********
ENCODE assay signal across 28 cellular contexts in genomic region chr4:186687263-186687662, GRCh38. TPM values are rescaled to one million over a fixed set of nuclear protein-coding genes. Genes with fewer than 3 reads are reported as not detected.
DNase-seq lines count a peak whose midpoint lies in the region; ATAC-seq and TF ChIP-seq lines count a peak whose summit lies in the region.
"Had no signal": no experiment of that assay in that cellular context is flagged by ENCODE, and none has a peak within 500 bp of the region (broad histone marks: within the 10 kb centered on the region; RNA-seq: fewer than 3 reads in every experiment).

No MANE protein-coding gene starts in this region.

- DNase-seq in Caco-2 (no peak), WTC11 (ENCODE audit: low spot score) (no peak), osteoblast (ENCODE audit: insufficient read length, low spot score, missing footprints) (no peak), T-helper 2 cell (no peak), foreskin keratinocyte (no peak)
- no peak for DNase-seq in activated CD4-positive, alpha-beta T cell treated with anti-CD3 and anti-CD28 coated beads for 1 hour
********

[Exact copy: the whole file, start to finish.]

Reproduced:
ENCODE assay signal across 28 cellular contexts in genomic region chr4:186687263-186687662, GRCh38. TPM values are rescaled to one million over a fixed set of nuclear protein-coding genes. Genes with fewer than 3 reads are reported as not detected.
DNase-seq lines count a peak whose midpoint lies in the region; ATAC-seq and TF ChIP-seq lines count a peak whose summit lies in the region.
"Had no signal": no experiment of that assay in that cellular context is flagged by ENCODE, and none has a peak within 500 bp of the region (broad histone marks: within the 10 kb centered on the region; RNA-seq: fewer than 3 reads in every experiment).

No MANE protein-coding gene starts in this region.

- DNase-seq in Caco-2 (no peak), WTC11 (ENCODE audit: low spot score) (no peak), osteoblast (ENCODE audit: insufficient read length, low spot score, missing footprints) (no peak), T-helper 2 cell (no peak), foreskin keratinocyte (no peak)
- no peak for DNase-seq in activated CD4-positive, alpha-beta T cell treated with anti-CD3 and anti-CD28 coated beads for 1 hour